We undertook a case-control analysis to evaluate the associations between smoking history and current alcohol consumption with the disease in a Western population. The influence of social class was also assessed.
The data for this study were collected by personal interview by a single interviewer (CJH). One hundred and fifty prevalent cases and 300 controls were interviewed between 1993 and 1995, mostly in the interviewee’s home (92.9%). One in 20 case and control interviews were taped and subject to external audit to mitigate against non-blinded interviewer bias.
The majority of the patients included in the study were members of a previously identified, geographically complete, cohort of patients in Nottingham, UK,11 with the remainder comprising additional cases from that area presenting after 1991. The catchment area consists of a central urban zone with a rural fringe. At interview, the diagnosis of SLE was confirmed or refuted on the principles of Fries and Holman12 and the disease was then classified using the American Rheumatism Association’s classification criteria for SLE, revised 1982.13 Only patients satisfying four or more criteria were included in the study. For each case, two controls, matched for sex and year of birth, were randomly selected from the Nottingham Family Health Services Authority (FHSA) register, which listed all residents attached to a general practitioner. Controls who declined to take part were replaced by the next person on the list.
The questionnaire defined demographic details and then sought to determine putative associations with SLE, including medical and menstrual/hormonal histories, and environmental factors such as smoking and alcohol consumption. The questionnaire was based on sections that had been used in other major epidemiological studies, such as the investigation of oral contraceptive use and breast cancer risk,14 and was successfully piloted on a group of SLE patients living outside the study area. This paper reports the results of the data analysis from the sections relating to smoking and alcohol consumption.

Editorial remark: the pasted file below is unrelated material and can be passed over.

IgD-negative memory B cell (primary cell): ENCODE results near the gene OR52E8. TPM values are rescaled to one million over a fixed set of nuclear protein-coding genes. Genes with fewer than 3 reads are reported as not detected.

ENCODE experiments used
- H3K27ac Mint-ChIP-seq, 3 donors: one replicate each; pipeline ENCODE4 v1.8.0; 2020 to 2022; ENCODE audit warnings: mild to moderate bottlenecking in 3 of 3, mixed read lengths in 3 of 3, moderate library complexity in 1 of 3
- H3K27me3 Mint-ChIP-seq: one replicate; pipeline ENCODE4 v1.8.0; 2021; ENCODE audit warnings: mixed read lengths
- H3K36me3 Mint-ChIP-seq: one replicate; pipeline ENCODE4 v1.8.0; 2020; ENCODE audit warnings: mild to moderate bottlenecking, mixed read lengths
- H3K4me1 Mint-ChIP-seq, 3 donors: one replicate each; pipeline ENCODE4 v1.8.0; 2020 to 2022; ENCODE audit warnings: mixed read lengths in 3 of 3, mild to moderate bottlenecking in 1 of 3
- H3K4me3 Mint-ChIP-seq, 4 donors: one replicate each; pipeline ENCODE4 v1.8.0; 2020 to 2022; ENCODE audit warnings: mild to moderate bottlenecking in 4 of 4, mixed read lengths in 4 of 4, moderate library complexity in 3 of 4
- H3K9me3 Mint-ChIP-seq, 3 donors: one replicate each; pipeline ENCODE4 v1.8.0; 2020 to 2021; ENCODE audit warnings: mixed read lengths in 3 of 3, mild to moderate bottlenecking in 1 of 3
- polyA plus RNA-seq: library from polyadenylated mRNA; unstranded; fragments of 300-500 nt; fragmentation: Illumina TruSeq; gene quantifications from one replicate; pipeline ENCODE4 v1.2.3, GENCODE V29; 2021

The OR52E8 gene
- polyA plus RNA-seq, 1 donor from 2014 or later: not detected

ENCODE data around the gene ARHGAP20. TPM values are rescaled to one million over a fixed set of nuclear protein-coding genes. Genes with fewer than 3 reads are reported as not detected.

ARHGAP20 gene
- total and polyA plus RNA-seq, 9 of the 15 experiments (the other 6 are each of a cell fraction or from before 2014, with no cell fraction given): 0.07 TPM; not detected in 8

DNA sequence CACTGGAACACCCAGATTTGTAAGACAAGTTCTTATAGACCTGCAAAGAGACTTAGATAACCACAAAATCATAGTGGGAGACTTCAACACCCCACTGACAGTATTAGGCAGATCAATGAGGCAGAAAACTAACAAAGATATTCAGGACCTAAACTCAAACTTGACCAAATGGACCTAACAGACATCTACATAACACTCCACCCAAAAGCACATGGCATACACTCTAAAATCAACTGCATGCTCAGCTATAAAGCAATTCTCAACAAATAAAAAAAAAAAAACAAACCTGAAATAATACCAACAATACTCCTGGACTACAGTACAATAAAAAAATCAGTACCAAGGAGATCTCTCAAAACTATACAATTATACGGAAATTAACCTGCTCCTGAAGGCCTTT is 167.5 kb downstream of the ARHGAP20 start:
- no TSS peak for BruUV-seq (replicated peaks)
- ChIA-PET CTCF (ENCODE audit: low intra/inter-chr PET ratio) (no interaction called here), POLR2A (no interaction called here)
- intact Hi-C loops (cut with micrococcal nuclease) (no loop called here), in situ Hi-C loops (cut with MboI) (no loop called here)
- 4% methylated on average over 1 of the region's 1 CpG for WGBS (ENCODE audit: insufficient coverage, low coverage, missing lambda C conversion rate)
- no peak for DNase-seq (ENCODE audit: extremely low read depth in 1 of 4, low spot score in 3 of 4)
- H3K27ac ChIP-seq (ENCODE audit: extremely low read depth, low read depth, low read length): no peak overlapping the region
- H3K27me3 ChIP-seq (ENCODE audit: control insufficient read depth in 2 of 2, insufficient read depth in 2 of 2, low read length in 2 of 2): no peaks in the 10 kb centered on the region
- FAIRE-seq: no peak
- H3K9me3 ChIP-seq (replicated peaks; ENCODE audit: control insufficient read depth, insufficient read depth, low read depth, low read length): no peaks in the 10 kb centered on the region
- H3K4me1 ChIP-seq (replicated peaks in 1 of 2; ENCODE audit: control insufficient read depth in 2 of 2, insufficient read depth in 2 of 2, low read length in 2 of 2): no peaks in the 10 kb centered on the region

Regular smoking was defined as smoking at least one cigarette (filter or non-filter) per day for at least three months. Thus, subjects who had ever smoked regularly were asked about their age when they started smoking, the number of cigarettes they smoked per day, and dates of stopping and re-starting, where applicable. Current level of alcohol consumption was also recorded, in terms of both frequency and quantity. Social class was graded by the occupation of the economically active person in the household of the subject, into one of six groups: (I) professional; (II) managerial; (III N) skilled non-manual; (III M) skilled manual; (IV) semi-skilled manual; and (V) unskilled manual.15